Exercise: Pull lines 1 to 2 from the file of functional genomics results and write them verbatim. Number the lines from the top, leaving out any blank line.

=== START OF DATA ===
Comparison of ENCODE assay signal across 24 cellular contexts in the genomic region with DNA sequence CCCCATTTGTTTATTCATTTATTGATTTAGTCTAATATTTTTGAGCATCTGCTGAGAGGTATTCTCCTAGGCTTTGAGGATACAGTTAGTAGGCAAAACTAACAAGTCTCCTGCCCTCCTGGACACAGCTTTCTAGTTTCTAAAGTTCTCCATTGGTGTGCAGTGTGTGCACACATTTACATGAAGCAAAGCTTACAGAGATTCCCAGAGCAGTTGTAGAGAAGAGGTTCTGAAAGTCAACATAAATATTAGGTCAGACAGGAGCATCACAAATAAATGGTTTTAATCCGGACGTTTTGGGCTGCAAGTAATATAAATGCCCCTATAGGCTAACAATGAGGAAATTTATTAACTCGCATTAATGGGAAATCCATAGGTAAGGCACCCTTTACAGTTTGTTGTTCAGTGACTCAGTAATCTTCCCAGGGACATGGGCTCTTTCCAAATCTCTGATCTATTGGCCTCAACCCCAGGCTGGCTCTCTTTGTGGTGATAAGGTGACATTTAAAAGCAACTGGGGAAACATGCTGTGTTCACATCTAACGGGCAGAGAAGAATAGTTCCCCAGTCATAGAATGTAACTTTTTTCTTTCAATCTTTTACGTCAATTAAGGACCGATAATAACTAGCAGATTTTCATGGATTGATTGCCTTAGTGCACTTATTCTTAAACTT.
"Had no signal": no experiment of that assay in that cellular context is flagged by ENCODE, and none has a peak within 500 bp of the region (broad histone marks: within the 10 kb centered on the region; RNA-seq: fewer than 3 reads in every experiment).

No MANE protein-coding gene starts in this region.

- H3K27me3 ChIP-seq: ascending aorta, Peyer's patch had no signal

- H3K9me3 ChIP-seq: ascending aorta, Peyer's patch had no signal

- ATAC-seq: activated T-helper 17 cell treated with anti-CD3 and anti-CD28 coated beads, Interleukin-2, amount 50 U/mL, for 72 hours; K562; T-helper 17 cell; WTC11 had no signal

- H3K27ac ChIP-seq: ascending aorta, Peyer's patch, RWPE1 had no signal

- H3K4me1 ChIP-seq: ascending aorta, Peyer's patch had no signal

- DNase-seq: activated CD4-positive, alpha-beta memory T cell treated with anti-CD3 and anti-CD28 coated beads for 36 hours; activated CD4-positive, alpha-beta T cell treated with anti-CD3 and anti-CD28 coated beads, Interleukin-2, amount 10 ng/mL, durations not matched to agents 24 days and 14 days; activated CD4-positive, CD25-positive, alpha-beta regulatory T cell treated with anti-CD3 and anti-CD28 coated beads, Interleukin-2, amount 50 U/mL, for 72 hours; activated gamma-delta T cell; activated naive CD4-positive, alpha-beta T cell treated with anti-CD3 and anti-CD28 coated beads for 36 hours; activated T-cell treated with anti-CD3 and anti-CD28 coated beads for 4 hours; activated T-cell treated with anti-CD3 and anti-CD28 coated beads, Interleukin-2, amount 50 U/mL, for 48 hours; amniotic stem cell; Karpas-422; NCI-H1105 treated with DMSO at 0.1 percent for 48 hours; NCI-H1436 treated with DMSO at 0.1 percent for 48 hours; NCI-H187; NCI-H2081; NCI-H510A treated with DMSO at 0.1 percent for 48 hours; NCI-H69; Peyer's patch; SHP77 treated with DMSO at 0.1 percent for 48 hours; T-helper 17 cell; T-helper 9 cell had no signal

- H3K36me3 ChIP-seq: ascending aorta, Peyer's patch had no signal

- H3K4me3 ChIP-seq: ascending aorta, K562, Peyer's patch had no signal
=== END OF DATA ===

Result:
Comparison of ENCODE assay signal across 24 cellular contexts in the genomic region with DNA sequence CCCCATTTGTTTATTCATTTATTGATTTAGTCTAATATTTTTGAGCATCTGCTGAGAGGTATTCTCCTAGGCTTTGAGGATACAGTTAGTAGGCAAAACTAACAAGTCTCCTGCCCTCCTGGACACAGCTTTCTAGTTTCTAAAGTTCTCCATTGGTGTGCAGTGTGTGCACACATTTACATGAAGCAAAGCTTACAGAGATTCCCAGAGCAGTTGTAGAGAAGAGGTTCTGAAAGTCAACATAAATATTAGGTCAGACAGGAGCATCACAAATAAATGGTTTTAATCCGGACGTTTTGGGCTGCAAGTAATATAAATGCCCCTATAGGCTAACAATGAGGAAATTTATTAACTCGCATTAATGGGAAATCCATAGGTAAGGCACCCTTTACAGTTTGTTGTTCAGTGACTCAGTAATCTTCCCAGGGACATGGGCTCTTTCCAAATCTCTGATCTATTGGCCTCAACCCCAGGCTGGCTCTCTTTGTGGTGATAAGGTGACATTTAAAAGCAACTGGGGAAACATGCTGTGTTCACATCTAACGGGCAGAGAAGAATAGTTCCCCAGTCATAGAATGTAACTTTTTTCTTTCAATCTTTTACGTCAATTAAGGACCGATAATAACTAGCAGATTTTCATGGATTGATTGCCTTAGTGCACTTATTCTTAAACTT.
"Had no signal": no experiment of that assay in that cellular context is flagged by ENCODE, and none has a peak within 500 bp of the region (broad histone marks: within the 10 kb centered on the region; RNA-seq: fewer than 3 reads in every experiment).